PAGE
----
Analytical prediction of electrowetting-induced jumping motion for droplets on textured hydrophobic substrates: Effects of the wetting states

Kaixuan Zhang, Jiayi Zhao, Yang Liu, Shuo Chen

Research output: Journal article publicationJournal articleAcademic researchpeer-review

Abstract

In electrowetting, an applied electric voltage can induce spreading, sliding, or even jumping of an individual droplet by changing the intrinsic balance of the three-phase interfacial tensions. This technique has been widely used for manipulating droplets in microfluidics and by lab-on-a-chip devices in recent decades. In the present paper, we present an analytical prediction of the jumping velocity for droplets undergoing electrowetting on textured hydrophobic surfaces with different wetting states. In particular, we consider wetting a liquid droplet on a textured hydrophobic substrate with a voltage applied between the droplet and the substrate. Once the voltage is turned off, the energy stored in the droplet during electrowetting is released and could even result in the detachment of the droplet. The effects of the initial and electrowetting states, i.e., the Cassie-Baxter state and the Wenzel state, on the jumping velocity of droplets are systematically discussed. Based on energy conservation, the energy conversion between the surface energy, the elastic energy of the contact line, and the kinetic energy of droplets due to internal viscous dissipation in different wetting states is analyzed. Closed-form formulas for the jumping velocity of different droplet wetting states are systematically derived. Finally, a unified form for predicting the electrowetting-induced jumping velocity of droplets on both flat and textured substrates with different wetting states is obtained. It can describe the jumping motion under various wetting conditions, which is validated by some experimental results. This work provides theoretical insights into the accurate control of the electrowetting-induced jumping motion of droplets on textured hydrophobic surfaces.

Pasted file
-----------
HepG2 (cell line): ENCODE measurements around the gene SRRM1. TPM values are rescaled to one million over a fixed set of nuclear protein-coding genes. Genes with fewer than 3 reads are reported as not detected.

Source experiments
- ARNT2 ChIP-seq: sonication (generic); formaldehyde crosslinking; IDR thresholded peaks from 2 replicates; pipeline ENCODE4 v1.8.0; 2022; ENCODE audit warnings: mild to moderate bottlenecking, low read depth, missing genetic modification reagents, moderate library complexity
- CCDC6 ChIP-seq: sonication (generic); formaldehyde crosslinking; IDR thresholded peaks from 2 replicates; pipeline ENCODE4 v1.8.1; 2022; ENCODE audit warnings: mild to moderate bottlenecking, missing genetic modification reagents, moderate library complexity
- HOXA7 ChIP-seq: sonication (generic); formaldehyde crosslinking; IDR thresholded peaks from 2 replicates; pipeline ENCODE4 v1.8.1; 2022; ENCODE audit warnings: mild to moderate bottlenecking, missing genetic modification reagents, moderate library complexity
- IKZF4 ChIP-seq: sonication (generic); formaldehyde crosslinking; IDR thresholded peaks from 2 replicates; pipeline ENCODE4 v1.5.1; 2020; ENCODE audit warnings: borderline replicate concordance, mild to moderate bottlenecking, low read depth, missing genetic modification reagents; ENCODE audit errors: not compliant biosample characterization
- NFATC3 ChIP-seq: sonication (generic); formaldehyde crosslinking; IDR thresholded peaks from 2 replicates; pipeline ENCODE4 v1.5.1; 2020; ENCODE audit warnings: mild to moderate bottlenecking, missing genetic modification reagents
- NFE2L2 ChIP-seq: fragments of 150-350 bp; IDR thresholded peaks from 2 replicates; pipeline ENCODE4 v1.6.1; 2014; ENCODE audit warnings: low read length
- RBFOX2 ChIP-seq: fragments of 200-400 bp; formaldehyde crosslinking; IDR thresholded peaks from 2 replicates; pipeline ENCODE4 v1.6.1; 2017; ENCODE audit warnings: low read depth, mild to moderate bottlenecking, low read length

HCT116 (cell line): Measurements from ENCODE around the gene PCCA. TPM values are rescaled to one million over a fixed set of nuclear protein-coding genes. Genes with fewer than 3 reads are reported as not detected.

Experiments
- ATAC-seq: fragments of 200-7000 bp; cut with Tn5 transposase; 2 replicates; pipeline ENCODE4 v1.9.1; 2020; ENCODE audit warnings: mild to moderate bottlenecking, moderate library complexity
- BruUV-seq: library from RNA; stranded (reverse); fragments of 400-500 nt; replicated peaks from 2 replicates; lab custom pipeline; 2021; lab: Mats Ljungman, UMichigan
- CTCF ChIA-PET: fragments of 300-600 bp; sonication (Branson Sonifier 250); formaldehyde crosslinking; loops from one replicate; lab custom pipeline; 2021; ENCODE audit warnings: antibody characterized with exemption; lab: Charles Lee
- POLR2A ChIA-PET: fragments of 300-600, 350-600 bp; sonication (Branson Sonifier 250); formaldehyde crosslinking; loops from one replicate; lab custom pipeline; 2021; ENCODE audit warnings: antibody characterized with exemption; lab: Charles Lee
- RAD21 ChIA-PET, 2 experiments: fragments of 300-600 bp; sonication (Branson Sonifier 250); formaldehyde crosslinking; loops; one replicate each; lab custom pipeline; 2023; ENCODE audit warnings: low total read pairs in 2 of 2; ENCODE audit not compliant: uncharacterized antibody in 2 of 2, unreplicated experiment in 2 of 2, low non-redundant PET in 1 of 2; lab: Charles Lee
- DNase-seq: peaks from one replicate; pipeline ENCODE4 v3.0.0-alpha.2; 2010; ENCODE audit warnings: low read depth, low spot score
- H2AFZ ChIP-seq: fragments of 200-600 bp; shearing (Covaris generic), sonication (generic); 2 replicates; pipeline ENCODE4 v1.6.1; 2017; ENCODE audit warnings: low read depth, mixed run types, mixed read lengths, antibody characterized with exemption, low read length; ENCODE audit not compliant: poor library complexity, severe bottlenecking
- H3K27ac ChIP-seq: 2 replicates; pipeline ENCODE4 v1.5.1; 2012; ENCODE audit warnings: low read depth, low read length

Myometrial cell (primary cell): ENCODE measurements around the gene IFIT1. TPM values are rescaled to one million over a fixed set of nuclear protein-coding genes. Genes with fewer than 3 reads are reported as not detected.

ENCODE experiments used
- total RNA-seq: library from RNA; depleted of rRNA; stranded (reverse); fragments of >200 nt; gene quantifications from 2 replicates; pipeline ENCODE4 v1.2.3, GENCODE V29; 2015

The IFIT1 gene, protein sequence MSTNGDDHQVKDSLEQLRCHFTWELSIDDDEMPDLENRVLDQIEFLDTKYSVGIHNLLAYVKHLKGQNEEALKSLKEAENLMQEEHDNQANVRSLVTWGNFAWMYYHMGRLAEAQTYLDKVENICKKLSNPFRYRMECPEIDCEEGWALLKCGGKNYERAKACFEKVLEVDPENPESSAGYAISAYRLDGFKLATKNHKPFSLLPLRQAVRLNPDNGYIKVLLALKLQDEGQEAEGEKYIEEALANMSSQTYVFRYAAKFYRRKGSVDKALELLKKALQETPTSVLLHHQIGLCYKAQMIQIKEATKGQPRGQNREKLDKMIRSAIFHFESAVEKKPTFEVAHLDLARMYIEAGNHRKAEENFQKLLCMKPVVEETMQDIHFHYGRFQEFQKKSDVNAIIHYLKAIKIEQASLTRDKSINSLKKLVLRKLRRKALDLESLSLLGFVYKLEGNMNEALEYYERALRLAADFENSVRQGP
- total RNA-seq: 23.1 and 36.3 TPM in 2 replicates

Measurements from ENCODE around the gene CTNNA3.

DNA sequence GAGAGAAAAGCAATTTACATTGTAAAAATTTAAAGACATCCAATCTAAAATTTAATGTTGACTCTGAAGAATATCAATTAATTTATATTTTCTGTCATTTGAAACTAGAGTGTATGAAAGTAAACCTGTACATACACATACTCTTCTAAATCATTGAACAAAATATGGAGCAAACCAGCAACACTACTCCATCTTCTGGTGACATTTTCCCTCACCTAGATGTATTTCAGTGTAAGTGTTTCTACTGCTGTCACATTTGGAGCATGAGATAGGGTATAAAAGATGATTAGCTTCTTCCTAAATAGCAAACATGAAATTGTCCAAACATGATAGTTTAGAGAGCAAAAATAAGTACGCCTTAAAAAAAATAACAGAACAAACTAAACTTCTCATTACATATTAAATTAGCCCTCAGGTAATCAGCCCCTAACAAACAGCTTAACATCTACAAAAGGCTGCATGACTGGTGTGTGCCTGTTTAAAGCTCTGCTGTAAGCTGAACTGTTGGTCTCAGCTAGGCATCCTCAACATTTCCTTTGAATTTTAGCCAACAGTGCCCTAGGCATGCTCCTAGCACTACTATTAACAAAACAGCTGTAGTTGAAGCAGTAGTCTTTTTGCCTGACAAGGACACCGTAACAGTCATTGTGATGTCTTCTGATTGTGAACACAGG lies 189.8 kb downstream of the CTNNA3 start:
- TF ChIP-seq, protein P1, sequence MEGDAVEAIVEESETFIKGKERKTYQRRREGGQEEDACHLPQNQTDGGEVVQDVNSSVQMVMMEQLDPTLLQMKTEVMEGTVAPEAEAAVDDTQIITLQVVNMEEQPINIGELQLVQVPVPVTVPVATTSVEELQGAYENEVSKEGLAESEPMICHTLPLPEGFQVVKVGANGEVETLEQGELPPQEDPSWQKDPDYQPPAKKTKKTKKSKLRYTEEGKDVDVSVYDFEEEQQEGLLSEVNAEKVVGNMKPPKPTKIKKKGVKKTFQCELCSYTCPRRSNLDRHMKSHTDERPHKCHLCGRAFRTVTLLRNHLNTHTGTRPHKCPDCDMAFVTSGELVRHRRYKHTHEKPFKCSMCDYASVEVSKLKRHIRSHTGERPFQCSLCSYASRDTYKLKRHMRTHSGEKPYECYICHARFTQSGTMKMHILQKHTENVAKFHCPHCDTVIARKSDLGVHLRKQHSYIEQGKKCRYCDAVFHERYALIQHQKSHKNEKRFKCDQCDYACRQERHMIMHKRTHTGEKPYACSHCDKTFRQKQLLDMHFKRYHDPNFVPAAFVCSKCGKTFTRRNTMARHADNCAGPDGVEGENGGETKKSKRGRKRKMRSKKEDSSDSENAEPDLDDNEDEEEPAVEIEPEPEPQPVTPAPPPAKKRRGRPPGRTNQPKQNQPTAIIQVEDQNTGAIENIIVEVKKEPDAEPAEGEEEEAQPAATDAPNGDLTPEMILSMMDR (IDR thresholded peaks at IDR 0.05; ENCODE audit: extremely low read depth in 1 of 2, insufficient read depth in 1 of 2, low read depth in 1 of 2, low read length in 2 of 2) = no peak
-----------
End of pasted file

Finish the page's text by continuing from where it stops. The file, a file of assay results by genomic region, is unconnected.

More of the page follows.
Original languageEnglish
Article number032001
JournalPhysics of Fluids
Volume34
Issue number3
DOIs
Publication statusPublished - 1 Mar 2022

ASJC Scopus subject areas

  • Computational Mechanics
  • Condensed Matter Physics
  • Mechanics of Materials
  • Mechanical Engineering
  • Fluid Flow and Transfer Processes

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